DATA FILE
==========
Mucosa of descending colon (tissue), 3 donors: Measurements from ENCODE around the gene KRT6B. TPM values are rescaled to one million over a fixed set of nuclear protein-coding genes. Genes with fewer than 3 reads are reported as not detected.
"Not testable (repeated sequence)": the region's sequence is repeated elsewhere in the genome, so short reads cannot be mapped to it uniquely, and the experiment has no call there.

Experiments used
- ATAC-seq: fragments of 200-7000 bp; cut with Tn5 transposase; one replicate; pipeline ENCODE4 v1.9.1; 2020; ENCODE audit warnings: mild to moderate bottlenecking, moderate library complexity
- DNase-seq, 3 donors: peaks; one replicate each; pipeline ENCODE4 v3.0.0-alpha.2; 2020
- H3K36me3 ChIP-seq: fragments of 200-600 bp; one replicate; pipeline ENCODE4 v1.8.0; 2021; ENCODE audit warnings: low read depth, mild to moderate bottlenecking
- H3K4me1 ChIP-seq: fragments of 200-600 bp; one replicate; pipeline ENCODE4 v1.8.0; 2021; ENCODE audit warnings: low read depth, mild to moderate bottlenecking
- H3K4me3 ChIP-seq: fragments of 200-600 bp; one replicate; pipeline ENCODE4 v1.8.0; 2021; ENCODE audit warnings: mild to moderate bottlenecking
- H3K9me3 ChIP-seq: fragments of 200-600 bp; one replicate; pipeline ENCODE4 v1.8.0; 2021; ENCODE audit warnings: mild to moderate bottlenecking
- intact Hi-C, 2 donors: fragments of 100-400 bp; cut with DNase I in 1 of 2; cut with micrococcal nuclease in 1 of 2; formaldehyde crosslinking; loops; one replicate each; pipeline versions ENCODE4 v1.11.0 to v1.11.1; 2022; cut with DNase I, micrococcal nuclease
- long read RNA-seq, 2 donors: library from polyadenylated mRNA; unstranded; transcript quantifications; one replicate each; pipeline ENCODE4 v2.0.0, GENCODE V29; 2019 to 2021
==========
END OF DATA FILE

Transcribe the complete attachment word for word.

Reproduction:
Mucosa of descending colon (tissue), 3 donors: Measurements from ENCODE around the gene KRT6B. TPM values are rescaled to one million over a fixed set of nuclear protein-coding genes. Genes with fewer than 3 reads are reported as not detected.
"Not testable (repeated sequence)": the region's sequence is repeated elsewhere in the genome, so short reads cannot be mapped to it uniquely, and the experiment has no call there.

Experiments used
- ATAC-seq: fragments of 200-7000 bp; cut with Tn5 transposase; one replicate; pipeline ENCODE4 v1.9.1; 2020; ENCODE audit warnings: mild to moderate bottlenecking, moderate library complexity
- DNase-seq, 3 donors: peaks; one replicate each; pipeline ENCODE4 v3.0.0-alpha.2; 2020
- H3K36me3 ChIP-seq: fragments of 200-600 bp; one replicate; pipeline ENCODE4 v1.8.0; 2021; ENCODE audit warnings: low read depth, mild to moderate bottlenecking
- H3K4me1 ChIP-seq: fragments of 200-600 bp; one replicate; pipeline ENCODE4 v1.8.0; 2021; ENCODE audit warnings: low read depth, mild to moderate bottlenecking
- H3K4me3 ChIP-seq: fragments of 200-600 bp; one replicate; pipeline ENCODE4 v1.8.0; 2021; ENCODE audit warnings: mild to moderate bottlenecking
- H3K9me3 ChIP-seq: fragments of 200-600 bp; one replicate; pipeline ENCODE4 v1.8.0; 2021; ENCODE audit warnings: mild to moderate bottlenecking
- intact Hi-C, 2 donors: fragments of 100-400 bp; cut with DNase I in 1 of 2; cut with micrococcal nuclease in 1 of 2; formaldehyde crosslinking; loops; one replicate each; pipeline versions ENCODE4 v1.11.0 to v1.11.1; 2022; cut with DNase I, micrococcal nuclease
- long read RNA-seq, 2 donors: library from polyadenylated mRNA; unstranded; transcript quantifications; one replicate each; pipeline ENCODE4 v2.0.0, GENCODE V29; 2019 to 2021